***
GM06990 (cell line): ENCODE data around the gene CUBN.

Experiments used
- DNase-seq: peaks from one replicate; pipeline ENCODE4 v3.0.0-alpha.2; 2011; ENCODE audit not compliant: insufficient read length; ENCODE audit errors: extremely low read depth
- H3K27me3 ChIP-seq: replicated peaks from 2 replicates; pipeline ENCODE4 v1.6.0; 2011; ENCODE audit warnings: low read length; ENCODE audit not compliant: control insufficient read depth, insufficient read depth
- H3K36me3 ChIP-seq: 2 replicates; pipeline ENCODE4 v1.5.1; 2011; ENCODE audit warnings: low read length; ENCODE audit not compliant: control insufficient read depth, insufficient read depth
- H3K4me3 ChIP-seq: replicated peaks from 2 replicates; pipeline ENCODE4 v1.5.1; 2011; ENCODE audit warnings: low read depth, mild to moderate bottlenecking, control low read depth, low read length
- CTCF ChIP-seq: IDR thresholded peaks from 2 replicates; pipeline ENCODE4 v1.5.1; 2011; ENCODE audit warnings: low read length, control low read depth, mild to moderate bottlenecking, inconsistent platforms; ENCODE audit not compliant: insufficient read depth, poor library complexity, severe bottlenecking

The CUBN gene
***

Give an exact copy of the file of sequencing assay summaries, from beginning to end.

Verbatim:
GM06990 (cell line): ENCODE data around the gene CUBN.

Experiments used
- DNase-seq: peaks from one replicate; pipeline ENCODE4 v3.0.0-alpha.2; 2011; ENCODE audit not compliant: insufficient read length; ENCODE audit errors: extremely low read depth
- H3K27me3 ChIP-seq: replicated peaks from 2 replicates; pipeline ENCODE4 v1.6.0; 2011; ENCODE audit warnings: low read length; ENCODE audit not compliant: control insufficient read depth, insufficient read depth
- H3K36me3 ChIP-seq: 2 replicates; pipeline ENCODE4 v1.5.1; 2011; ENCODE audit warnings: low read length; ENCODE audit not compliant: control insufficient read depth, insufficient read depth
- H3K4me3 ChIP-seq: replicated peaks from 2 replicates; pipeline ENCODE4 v1.5.1; 2011; ENCODE audit warnings: low read depth, mild to moderate bottlenecking, control low read depth, low read length
- CTCF ChIP-seq: IDR thresholded peaks from 2 replicates; pipeline ENCODE4 v1.5.1; 2011; ENCODE audit warnings: low read length, control low read depth, mild to moderate bottlenecking, inconsistent platforms; ENCODE audit not compliant: insufficient read depth, poor library complexity, severe bottlenecking

The CUBN gene